Reconnecting with the joy of eating
Overeating, dieting, stress-induced craving, guilt, comfort eating, dissatisfaction with body image... these experiences are much more common than one might think. Having little to do with the actual physical appearance or how confident a person might seem to others, disordered eating behaviour – be it binge eating or dietary restrictions - and body image issues affect between 4% and 23% of the population at any given time.
Another thing which has become increasingly common and very much driven by the media is applying strict ‘food rules’ that often cause more stress and negative emotions in our life, and can distort our body image. Just have a look at the headlines in women’s magazines, or articles, videos and adverts about miracle health foods, weight loss products etc. popping up on social media, and you’ll realise how prevalent this obsession with food and body image is in our society.
Stress and food
This distorted relationship with food is directly related to the increasingly fast and stressful pace of life most of us experience, which leads to a loss of connection with our basic needs. We disconnect from important bodily signals of hunger, satiety and thirst, and often begin ‘using food’ as a coping mechanism.
There are a variety of emotional triggers that lead to eating when we're not actually hungry. Factors such as stress and anxiety, suppressed emotions such as anger and sadness, as well as boredom, lack of social life, isolation and even sabotaging ourselves come up as crucial stimulators of emotional eating. Of course, this not only fails to resolve our problems, but leads to even more negative emotions such as sadness, failure, guilt, self-blame and anger directed at ourselves, which further perpetuate the vicious circle of emotional eating.
Chronic minor stressors – stressful situations that most of us are exposed to on a daily basis - seem to be the main culprits responsible for a variety of physical and emotional problems that plague our society, including the disordered eating. Studies have shown that high levels of the stress hormone cortisol are not only associated with increased appetite, cravings for sugar and weight gain, but that this hormone also relocates the fat stores to our waist making us more likely to develop obesity, high blood pressure, high cholesterol and diabetes.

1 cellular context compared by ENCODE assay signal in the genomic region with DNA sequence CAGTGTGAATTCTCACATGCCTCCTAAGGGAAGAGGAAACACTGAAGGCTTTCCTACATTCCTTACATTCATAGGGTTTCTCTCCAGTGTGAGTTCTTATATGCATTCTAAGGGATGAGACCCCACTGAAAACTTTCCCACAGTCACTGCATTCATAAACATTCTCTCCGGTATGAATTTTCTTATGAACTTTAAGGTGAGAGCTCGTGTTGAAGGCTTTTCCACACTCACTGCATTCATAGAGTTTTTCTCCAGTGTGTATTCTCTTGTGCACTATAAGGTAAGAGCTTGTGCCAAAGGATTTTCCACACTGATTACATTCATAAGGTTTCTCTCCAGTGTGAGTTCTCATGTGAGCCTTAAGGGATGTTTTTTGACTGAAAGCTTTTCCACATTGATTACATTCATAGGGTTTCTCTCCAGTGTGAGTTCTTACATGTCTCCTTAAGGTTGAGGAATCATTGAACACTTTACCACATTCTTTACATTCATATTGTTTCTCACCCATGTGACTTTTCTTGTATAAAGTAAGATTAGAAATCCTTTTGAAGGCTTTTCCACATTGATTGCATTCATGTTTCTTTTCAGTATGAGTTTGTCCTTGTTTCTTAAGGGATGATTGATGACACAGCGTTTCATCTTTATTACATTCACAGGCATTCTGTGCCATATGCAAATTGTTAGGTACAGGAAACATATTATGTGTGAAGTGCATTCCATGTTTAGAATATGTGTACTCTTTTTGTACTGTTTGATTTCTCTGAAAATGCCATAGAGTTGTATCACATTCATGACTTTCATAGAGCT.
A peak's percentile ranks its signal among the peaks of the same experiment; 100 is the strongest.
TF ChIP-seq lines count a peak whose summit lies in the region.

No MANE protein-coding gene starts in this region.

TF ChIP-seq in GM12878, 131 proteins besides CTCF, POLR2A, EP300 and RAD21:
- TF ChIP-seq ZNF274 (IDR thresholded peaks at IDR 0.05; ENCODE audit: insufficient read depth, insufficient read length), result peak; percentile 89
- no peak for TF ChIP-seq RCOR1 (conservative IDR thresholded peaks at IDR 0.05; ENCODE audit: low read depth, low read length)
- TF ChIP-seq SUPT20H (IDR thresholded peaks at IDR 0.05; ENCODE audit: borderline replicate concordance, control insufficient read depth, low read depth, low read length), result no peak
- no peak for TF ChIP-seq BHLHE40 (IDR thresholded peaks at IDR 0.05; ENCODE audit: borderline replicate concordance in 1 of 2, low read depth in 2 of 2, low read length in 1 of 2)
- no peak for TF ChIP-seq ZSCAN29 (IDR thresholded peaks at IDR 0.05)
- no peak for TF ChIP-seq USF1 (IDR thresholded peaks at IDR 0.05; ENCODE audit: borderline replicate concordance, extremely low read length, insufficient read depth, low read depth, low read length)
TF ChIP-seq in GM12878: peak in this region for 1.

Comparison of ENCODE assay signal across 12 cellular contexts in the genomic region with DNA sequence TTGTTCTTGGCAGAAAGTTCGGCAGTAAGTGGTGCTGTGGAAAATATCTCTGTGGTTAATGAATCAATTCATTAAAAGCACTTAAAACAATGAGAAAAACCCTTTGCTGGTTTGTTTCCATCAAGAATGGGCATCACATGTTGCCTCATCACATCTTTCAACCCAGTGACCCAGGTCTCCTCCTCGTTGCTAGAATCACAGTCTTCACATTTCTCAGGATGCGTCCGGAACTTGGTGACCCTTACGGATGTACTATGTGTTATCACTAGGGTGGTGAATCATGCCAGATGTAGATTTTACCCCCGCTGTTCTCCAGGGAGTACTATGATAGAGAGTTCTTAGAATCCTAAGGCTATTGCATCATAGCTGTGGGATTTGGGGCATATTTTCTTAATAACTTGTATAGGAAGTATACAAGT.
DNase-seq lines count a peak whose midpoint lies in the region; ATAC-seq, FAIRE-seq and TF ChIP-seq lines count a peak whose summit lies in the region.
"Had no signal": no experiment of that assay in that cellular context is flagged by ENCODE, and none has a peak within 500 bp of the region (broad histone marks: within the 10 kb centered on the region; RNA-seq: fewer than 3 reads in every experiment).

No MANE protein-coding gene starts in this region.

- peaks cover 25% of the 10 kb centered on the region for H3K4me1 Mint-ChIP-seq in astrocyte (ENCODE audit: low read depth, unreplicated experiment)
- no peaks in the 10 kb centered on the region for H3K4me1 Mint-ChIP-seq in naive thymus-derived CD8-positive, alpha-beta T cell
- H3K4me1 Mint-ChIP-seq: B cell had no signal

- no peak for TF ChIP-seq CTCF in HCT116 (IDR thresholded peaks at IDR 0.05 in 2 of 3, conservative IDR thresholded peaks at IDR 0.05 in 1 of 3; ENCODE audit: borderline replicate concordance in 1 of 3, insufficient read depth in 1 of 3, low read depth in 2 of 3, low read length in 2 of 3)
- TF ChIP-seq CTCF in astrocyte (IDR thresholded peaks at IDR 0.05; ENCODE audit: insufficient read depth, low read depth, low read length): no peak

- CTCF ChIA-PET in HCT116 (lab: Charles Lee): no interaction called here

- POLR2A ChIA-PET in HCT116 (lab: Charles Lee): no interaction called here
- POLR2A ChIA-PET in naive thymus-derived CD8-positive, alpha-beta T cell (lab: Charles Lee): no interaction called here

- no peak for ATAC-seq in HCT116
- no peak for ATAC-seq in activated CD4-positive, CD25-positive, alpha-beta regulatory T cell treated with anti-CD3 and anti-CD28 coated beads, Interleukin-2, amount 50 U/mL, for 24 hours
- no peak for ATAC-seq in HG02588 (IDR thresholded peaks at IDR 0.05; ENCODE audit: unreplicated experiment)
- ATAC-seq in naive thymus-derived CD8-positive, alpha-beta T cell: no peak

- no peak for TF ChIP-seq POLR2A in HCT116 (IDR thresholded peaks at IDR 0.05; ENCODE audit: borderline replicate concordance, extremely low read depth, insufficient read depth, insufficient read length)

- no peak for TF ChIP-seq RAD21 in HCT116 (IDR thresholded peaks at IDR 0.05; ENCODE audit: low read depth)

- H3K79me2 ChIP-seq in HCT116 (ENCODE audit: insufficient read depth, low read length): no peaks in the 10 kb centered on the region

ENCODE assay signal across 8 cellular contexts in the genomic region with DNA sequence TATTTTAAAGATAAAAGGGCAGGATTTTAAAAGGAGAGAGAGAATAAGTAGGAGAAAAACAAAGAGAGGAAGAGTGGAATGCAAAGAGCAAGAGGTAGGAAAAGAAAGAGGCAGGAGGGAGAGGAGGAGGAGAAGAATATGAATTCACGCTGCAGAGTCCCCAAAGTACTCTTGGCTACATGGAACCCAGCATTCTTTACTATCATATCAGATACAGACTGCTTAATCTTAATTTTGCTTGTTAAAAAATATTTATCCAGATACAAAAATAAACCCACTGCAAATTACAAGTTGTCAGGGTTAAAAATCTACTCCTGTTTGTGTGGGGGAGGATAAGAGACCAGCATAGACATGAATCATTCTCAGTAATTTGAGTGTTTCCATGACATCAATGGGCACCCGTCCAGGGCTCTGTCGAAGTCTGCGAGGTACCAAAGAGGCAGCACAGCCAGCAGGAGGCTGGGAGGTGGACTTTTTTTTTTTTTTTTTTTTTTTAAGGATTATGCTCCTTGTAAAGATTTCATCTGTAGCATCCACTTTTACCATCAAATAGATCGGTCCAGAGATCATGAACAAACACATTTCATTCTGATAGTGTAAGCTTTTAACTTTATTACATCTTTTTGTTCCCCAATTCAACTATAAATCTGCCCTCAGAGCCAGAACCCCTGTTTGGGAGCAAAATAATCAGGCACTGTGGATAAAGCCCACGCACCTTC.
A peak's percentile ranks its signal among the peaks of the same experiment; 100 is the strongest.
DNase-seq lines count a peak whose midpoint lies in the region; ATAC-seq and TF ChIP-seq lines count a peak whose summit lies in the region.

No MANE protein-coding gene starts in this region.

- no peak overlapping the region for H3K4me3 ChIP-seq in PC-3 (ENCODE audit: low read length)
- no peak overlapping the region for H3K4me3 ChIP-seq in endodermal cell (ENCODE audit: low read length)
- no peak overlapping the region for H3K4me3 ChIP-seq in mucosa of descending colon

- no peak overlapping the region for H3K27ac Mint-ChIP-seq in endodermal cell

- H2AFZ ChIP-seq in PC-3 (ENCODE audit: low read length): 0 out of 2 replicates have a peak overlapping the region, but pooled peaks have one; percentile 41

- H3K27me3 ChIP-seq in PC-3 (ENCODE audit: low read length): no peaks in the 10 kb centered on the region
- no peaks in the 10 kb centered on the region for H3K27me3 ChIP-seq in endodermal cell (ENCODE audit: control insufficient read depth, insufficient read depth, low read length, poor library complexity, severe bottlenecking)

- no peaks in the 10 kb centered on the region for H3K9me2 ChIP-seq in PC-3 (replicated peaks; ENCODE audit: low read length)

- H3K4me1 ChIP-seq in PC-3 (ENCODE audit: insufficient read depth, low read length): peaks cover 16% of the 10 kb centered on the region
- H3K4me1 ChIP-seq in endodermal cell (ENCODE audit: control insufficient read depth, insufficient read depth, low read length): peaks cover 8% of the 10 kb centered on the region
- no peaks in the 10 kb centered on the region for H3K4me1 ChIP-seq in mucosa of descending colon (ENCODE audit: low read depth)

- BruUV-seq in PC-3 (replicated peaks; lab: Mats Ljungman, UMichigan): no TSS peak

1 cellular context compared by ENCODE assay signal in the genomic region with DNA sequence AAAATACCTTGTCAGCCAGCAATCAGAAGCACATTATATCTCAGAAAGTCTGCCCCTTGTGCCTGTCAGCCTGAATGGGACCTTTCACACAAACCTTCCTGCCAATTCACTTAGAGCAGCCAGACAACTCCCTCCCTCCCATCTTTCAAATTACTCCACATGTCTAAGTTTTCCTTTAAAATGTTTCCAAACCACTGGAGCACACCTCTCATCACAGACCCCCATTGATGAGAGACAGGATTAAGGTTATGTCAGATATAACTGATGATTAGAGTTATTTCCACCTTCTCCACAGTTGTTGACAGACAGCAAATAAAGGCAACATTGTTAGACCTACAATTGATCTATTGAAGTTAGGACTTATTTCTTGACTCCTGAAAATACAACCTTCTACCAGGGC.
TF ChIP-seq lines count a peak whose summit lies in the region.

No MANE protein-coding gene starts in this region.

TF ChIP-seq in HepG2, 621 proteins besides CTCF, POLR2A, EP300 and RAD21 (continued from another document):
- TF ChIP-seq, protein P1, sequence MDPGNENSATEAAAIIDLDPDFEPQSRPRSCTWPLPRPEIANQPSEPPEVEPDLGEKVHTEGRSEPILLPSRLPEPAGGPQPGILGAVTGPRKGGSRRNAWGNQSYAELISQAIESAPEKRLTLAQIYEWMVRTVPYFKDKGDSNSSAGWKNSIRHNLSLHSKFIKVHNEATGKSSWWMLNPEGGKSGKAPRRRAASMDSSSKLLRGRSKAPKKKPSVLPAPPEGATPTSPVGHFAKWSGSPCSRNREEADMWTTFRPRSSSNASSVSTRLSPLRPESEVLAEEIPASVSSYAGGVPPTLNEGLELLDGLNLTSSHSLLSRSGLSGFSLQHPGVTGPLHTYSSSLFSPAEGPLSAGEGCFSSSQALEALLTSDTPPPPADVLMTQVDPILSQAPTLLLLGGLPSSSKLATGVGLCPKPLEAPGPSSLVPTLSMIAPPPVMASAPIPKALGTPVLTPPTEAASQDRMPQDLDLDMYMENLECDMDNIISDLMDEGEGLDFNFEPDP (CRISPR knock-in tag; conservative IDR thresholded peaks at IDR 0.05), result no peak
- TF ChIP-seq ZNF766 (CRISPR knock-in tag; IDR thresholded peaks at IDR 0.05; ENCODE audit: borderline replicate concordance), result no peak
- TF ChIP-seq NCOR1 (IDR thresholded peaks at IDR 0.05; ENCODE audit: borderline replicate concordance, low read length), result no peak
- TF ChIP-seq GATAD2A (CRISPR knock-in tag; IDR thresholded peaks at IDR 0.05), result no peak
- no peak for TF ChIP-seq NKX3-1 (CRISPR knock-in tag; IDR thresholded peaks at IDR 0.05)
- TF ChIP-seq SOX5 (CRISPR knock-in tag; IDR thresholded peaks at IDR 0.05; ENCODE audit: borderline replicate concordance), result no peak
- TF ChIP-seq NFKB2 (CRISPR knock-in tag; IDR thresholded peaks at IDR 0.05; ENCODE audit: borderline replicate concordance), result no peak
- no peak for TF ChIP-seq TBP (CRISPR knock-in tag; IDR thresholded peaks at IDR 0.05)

What makes the effects of stress and emotionally-driven eating even worse is that most people go for high sugar and fat containing foods when stressed. Research shows women to be more likely than men to increase their food consumption when stressed, particularly the intake of unhealthy snacks.
Unfortunately, pressures at work, family problems, traffic congestion, financial worries etc. are inevitable parts of our life and we can never eliminate them completely. What we can change, however, is how we perceive and respond to such stressors.
Over the recent years, developments in psychology have brought about a new approach to healthy and balanced eating which very much focuses on regaining control over the only thing we can control in life: our emotions, thoughts and behaviour.
Switching off the autopilot
Our eating behaviour is often automatic, driven by subconscious influences that most of the time we are not even aware of. Mindful Eating is a new scientific technique that allows us to observe, understand and gain awareness of our eating behaviour. It is the opposite of mindless eating: automatically eating with no connection with our bodily needs, what we like and we do not like, what we want, what we feel.
This systemic approach to eating works on several levels, tackling family and societal influences, individual’s emotions and habitual pattern of responding to stress, as well as misconceptions and lack of education on nutrition. Through the gradual process of identifying and getting a deeper understanding of these underlying issues, mindful eating begins – in an almost magical way - to untangle the vicious circle of overeating (or, in some cases, of not eating enough).
One important issue that Mindful Eating focuses on is busting the myth of the ‘bad’ and ‘good’ foods or ‘healthy’ and ‘unhealthy’ foods. From the nutritional point of view, all foods are good as long as we eat them in moderation.
So if individual foods are not the problem, then what is? Research has shown that application of strict ‘food rules’ leads to disturbed eating as well as a disturbed relationship with oneself. This is where Mindful Eating comes in: by helping us reconnect with our body and understand our eating habits, it enables us to break that vicious cycle and start nurturing ourselves and enjoying food without guilt.
Although, as its name implies, Mindful Eating focuses on our eating behaviour, the most interesting thing about it is that it has knock-on effects on many other aspects of our life. Once we start eating mindfully, we start respecting ourselves more which, by increasing assertiveness, has a positive impact on all other relationships in our life, be they personal or professional.
with Dr Fenia Giannopoulou
A series of
6 week courses
masterclasses run by
Dr Fenia Giannopoulou,
an Eating Behaviour-Nutrition specialist and Senior
Lecturer in Exercise Physiology.
The sessions are suitable for beginners as well as for anyone wishing to practise and expand their existing mindful eating skills.
will take place at the Cornerstone Community Centre,
Church Road, Hove BN3 2FL.